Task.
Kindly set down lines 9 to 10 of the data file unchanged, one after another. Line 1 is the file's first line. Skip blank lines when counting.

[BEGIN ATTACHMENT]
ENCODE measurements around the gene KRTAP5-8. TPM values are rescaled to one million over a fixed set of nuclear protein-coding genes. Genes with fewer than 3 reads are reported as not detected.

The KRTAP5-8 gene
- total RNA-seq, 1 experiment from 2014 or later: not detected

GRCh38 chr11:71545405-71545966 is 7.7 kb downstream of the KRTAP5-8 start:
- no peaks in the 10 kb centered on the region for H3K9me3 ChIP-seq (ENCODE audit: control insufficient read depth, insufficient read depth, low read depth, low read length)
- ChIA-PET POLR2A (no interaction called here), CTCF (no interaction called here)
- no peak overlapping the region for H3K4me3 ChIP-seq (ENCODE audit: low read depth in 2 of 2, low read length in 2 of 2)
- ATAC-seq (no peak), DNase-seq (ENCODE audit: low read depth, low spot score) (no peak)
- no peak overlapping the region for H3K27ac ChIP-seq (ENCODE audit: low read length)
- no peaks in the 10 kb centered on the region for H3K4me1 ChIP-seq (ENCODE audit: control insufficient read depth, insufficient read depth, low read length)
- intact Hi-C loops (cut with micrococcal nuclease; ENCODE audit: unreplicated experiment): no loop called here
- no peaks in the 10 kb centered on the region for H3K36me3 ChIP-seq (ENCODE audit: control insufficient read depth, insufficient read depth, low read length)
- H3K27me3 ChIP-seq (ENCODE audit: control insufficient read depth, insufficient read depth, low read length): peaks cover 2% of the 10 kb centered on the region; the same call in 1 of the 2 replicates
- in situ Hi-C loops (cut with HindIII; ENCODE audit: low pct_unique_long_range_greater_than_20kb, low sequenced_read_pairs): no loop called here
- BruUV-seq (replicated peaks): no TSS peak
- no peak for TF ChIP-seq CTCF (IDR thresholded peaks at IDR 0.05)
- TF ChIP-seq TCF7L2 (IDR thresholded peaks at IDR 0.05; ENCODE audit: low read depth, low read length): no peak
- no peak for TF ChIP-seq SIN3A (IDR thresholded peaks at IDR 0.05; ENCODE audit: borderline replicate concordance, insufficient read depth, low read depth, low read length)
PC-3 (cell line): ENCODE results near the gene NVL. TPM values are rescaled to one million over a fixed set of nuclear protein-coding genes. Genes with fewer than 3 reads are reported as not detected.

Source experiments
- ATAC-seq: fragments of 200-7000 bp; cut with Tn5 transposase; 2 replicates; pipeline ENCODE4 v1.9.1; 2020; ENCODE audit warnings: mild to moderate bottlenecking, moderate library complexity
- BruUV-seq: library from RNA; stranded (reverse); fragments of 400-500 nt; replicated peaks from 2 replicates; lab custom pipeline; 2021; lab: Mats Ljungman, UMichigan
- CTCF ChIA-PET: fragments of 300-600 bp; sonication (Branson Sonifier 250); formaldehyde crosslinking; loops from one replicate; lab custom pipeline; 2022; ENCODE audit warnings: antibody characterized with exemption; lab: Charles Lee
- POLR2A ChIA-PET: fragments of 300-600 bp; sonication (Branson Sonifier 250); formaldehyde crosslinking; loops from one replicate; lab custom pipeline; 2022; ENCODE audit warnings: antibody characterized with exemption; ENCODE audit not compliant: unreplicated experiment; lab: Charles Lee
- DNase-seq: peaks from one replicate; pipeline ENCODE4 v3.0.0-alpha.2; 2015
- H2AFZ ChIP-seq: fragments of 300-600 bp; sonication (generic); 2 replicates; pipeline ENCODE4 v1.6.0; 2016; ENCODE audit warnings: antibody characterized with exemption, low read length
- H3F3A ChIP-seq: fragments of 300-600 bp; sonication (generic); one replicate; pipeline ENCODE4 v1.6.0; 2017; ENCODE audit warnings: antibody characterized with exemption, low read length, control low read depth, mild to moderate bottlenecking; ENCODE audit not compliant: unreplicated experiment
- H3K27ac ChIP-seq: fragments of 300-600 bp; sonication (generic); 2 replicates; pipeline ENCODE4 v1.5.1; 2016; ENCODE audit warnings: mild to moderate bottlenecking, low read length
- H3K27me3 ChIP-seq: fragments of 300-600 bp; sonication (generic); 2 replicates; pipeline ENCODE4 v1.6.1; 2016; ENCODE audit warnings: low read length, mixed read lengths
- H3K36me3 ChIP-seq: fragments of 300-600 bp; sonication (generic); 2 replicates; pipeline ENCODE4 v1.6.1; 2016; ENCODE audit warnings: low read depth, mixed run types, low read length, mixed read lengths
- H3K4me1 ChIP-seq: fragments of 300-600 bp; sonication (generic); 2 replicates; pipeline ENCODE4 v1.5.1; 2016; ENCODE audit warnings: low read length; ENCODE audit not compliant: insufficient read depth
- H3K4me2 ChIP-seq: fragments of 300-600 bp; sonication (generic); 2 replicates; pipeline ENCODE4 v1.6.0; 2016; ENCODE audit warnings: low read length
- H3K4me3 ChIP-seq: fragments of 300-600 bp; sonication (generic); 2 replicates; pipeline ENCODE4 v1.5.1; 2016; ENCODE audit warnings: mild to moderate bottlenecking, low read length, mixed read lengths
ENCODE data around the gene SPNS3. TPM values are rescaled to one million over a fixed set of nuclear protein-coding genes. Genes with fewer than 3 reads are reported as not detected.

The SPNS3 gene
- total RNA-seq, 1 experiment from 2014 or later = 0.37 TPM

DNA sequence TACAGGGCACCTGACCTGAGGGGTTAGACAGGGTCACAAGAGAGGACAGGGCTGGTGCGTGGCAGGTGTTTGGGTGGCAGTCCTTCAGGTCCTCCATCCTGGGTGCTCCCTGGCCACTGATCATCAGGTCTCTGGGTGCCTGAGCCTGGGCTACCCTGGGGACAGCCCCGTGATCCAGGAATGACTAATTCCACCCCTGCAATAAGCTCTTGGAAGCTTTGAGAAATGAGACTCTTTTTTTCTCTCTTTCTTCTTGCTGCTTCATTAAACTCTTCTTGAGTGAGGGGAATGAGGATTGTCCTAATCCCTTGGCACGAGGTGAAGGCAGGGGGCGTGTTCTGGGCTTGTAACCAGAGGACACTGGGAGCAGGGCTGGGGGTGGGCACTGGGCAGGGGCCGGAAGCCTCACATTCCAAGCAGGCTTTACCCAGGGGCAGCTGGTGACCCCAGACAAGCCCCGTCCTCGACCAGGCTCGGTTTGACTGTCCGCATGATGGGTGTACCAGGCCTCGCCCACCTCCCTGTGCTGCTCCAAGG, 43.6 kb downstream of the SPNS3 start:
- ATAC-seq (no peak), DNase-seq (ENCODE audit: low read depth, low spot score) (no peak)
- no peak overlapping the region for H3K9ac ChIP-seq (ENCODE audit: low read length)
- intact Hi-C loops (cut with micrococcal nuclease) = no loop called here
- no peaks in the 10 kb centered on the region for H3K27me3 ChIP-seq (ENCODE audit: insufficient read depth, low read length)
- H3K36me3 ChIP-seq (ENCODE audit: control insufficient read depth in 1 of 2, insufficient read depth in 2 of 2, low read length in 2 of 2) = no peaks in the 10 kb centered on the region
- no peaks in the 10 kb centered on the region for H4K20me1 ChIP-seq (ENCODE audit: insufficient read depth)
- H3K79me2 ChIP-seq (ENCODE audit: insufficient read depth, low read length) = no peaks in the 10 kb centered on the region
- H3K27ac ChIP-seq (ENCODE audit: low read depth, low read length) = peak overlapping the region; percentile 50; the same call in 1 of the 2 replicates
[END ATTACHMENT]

- no peak overlapping the region for H3K27ac ChIP-seq (ENCODE audit: low read length)
- no peaks in the 10 kb centered on the region for H3K4me1 ChIP-seq (ENCODE audit: control insufficient read depth, insufficient read depth, low read length)